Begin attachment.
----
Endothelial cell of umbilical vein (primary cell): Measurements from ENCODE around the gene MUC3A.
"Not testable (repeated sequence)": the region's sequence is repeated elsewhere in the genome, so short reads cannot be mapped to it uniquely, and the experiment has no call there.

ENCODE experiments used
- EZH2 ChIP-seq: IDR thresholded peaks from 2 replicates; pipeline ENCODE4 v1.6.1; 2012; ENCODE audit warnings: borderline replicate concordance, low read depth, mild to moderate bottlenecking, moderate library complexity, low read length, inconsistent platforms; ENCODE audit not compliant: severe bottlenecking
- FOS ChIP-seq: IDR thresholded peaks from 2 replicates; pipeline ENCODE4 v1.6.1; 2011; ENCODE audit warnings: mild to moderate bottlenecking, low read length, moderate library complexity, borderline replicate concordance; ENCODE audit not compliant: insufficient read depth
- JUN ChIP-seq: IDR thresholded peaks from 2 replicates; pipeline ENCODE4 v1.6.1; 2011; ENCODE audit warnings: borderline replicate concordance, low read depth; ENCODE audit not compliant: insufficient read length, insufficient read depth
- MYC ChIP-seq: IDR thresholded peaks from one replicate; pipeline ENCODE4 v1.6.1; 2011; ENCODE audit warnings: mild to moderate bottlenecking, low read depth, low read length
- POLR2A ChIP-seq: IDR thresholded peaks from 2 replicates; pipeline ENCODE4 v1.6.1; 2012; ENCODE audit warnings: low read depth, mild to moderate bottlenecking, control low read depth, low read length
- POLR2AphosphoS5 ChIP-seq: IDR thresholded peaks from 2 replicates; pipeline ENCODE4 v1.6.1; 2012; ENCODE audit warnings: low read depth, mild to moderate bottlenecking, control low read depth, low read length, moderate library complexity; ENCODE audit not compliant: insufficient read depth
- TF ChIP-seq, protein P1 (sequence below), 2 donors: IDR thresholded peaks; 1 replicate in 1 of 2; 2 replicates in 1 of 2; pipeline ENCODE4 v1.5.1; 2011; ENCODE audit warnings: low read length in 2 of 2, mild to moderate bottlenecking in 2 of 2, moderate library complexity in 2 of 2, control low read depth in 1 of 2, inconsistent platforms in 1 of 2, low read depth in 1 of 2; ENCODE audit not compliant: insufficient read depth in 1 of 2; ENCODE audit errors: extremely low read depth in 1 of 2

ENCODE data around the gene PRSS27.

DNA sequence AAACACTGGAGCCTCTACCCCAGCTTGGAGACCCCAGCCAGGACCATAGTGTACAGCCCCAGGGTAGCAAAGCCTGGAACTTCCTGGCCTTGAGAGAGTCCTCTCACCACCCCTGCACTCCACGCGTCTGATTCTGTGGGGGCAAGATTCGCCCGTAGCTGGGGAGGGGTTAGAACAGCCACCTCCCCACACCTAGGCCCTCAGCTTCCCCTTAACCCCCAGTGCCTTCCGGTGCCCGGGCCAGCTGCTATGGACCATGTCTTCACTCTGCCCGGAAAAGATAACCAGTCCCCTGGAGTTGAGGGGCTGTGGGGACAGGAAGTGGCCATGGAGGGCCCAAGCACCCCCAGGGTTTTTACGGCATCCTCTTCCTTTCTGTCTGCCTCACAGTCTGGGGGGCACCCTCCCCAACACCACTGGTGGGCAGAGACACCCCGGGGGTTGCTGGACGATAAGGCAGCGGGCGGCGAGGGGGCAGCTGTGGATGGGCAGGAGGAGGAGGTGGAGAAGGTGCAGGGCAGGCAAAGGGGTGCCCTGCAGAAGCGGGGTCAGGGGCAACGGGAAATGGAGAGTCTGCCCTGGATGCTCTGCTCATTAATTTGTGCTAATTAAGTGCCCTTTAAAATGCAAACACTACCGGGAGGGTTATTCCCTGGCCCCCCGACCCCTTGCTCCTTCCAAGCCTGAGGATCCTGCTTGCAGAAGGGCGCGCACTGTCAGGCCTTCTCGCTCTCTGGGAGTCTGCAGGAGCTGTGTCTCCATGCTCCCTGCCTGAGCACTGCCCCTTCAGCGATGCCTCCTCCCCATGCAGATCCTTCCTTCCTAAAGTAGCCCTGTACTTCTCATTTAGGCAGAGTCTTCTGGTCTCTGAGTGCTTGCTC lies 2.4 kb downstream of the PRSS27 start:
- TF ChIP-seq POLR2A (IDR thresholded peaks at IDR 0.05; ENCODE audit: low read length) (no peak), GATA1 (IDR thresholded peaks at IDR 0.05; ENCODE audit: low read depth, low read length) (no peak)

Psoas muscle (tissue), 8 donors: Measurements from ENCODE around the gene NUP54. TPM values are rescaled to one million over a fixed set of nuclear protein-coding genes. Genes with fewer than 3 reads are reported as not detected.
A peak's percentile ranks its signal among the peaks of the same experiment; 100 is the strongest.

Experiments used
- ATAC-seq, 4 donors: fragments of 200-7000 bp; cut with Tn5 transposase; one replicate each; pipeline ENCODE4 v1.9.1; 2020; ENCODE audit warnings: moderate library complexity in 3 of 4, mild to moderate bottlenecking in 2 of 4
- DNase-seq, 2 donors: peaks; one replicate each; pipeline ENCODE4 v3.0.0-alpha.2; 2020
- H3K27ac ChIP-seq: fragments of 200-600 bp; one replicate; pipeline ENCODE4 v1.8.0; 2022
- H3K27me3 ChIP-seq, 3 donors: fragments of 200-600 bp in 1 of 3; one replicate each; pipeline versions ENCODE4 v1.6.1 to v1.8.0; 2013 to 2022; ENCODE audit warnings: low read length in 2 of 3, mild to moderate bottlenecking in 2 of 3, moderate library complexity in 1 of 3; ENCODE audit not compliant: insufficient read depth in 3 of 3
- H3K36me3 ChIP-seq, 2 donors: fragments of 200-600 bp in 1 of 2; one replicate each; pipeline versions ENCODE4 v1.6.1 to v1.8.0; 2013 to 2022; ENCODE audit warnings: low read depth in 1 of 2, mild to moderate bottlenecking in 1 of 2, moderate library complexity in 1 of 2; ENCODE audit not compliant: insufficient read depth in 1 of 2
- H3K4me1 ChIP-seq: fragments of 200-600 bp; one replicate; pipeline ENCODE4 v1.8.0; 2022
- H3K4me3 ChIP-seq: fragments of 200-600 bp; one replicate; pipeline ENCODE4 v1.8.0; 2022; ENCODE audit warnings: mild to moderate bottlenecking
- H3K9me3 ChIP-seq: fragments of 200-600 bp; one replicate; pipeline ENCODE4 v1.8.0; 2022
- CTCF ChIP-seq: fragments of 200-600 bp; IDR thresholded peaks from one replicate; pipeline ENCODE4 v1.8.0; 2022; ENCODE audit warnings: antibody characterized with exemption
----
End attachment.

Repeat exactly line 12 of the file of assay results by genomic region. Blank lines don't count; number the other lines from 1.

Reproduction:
DNA sequence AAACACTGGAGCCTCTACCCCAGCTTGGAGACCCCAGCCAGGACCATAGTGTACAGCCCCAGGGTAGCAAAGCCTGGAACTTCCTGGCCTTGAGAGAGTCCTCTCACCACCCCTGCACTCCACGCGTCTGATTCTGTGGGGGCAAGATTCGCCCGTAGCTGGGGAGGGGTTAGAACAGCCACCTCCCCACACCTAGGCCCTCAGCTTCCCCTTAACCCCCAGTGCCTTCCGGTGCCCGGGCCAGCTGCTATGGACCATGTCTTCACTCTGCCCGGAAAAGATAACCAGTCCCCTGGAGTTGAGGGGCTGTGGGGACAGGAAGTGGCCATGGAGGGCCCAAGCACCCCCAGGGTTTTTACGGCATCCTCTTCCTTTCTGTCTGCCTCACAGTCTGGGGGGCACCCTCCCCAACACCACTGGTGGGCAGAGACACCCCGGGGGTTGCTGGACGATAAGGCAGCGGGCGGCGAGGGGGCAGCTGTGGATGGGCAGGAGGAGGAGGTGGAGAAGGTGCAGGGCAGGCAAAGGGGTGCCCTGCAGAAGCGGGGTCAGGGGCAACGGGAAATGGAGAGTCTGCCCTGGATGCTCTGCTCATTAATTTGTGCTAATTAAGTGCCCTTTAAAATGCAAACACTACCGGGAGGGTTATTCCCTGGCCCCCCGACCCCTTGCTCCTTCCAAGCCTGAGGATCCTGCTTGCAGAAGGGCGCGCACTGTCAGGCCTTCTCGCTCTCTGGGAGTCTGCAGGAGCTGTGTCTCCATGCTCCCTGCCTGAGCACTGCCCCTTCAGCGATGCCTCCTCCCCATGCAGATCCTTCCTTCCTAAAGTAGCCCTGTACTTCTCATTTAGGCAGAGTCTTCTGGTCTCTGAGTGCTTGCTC lies 2.4 kb downstream of the PRSS27 start: